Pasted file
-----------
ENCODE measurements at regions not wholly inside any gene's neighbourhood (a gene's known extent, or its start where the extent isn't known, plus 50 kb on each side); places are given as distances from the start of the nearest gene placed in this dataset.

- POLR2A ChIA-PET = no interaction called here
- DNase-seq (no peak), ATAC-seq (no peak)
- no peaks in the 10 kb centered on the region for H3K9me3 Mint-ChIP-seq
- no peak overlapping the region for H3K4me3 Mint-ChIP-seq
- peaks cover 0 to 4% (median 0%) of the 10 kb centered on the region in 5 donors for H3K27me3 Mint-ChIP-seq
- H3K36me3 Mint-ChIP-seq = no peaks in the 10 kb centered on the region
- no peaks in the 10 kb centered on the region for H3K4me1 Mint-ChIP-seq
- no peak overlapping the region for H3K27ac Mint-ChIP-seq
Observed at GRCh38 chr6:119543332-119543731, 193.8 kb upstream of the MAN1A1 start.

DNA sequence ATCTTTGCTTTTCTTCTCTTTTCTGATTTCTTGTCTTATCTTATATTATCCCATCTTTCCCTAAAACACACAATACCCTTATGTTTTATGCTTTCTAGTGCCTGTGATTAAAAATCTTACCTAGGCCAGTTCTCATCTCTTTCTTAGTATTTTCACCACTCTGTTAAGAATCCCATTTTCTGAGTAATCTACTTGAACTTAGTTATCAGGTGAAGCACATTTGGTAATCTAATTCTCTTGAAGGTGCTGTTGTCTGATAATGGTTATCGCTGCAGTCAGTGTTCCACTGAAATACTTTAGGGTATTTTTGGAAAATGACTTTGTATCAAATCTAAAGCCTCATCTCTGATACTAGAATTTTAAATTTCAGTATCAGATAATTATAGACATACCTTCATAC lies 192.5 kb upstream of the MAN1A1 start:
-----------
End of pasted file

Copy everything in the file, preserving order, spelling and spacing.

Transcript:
ENCODE measurements at regions not wholly inside any gene's neighbourhood (a gene's known extent, or its start where the extent isn't known, plus 50 kb on each side); places are given as distances from the start of the nearest gene placed in this dataset.

- POLR2A ChIA-PET = no interaction called here
- DNase-seq (no peak), ATAC-seq (no peak)
- no peaks in the 10 kb centered on the region for H3K9me3 Mint-ChIP-seq
- no peak overlapping the region for H3K4me3 Mint-ChIP-seq
- peaks cover 0 to 4% (median 0%) of the 10 kb centered on the region in 5 donors for H3K27me3 Mint-ChIP-seq
- H3K36me3 Mint-ChIP-seq = no peaks in the 10 kb centered on the region
- no peaks in the 10 kb centered on the region for H3K4me1 Mint-ChIP-seq
- no peak overlapping the region for H3K27ac Mint-ChIP-seq
Observed at GRCh38 chr6:119543332-119543731, 193.8 kb upstream of the MAN1A1 start.

DNA sequence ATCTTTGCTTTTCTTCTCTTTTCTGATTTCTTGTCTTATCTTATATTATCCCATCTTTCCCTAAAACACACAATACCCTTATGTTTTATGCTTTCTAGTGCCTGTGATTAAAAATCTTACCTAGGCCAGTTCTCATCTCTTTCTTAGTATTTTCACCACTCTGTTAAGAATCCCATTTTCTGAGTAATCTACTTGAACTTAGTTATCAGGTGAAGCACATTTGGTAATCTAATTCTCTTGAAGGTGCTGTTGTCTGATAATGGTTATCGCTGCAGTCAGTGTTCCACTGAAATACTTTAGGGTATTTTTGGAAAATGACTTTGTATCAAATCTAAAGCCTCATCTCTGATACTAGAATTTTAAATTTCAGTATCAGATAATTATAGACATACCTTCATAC lies 192.5 kb upstream of the MAN1A1 start: